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  February 25, 2013

IMF Accused of Double Standard on China's Currency Moves


Ilene Grabel: An IMF internal report says it's been unfairly critiquing China and other Asian countries currency manipulations while ignoring similar practices by Western countries
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IMF Accused of Double Standard on China's Currency MovesPAUL JAY, SENIOR EDITOR, TRNN: Welcome to The Real News Network. I'm Paul Jay in Baltimore.

In the presidential election just passed, there was a lot of discussion about China, particularly accusations that China was manipulating its currency to keep its currency low and favor its exports to the detriment of the U.S. economy and its exports. Well, a new IMF report, an internal report on the IMF, says this position—and particularly actually targets its own organization, the IMF—is a little hypocritical—my word, not theirs, but that's the substance of it—that there's—the IMF tends to critique countries like China when they try to perhaps manipulate their currency, but they don't say much about it when it happens in the West, for example the United States with quantitative easing, which was all about manipulating its currency.

Well, now joining us to talk about the IMF and this report is Professor Ilene Grabel. She teaches international finance at the Josef Korbel School of International Studies at the University of Denver. She also writes for TripleCrisis blog. And her book with Ha-Joon Chang, Reclaiming Development, is set to be reissued by Zed Press in late 2013.

Thanks for joining us again, Ilene.

ILENE GRABEL, CODIRECTOR, GLOBAL FINANCE, TRADE, AND ECONOMIC INTEGRATION, UNIV. OF DENVER: Thank you. Pleasure.

JAY: So tell us a little bit about this kind of seems like dual standard and what this report said.

GRABEL: Sure. The IMF's independent evaluation office, which is an internal auditing body at the IMF, has been examining the quality and the tone of the IMF's advice to developing countries on the matter of excess reserve accumulation in the years leading up to the financial crisis.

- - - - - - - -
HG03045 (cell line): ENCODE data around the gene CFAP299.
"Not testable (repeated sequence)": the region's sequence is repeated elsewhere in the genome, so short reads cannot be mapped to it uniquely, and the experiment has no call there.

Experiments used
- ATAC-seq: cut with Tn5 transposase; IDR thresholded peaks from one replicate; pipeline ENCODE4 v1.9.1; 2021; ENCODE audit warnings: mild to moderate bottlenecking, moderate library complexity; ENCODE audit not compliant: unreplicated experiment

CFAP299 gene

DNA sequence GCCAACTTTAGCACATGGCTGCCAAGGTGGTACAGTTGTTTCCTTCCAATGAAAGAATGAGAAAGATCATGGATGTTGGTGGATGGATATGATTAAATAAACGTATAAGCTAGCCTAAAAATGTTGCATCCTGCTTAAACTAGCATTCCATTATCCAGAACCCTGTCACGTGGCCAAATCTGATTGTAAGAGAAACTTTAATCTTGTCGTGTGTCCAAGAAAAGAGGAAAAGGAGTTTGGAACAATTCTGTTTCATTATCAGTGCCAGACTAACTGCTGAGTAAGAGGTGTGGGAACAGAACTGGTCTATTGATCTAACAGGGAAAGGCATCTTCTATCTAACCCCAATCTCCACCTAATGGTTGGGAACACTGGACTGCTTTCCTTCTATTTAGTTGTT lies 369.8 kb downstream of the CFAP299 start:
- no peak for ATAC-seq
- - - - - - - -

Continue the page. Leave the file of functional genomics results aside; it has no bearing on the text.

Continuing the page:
And as I'm sure your listeners know, many countries keep large holdings of reserves—they're called official reserves. They're analogous in some sense to a country's own bank account. And in the years after the East Asian financial crisis of 1997, many developing countries really started to hoard official reserves. They tried to build up a lot of official reserves to protect their economies so that they'd never have to deal with the IMF again. And so we know that countries like China, Brazil, South Korea are [incompr.] countries that built up a lot of official reserves in the decade or decade and a half that followed the East Asian financial crisis.

In that time, the IMF has been looking very closely at that matter and has been arguing that developing countries build up [incompr.] official reserves; that creates global financial instability. And so the IMF has issued many reports over the last decade and a half essentially indicting developing countries for having too big of a bank account in the form of these large official reserve holdings. And what happened was in late December—.

JAY: Let me ask a question here.

GRABEL: Oh. Sure.

JAY: So just to be clear, so far, part of the motivation to have these big official reserves is they don't have to borrow money from the IMF. Is that right?

GRABEL: That's right.

JAY: And then the accusation of the IMF or the critique of the IMF is that countries use this large reserve to manipulate their currency, meaning that if they want their currency to go down, they can use these reserves to go buy another currency, another country's currency, and in other words pressure it up, and that way maneuver their currency down.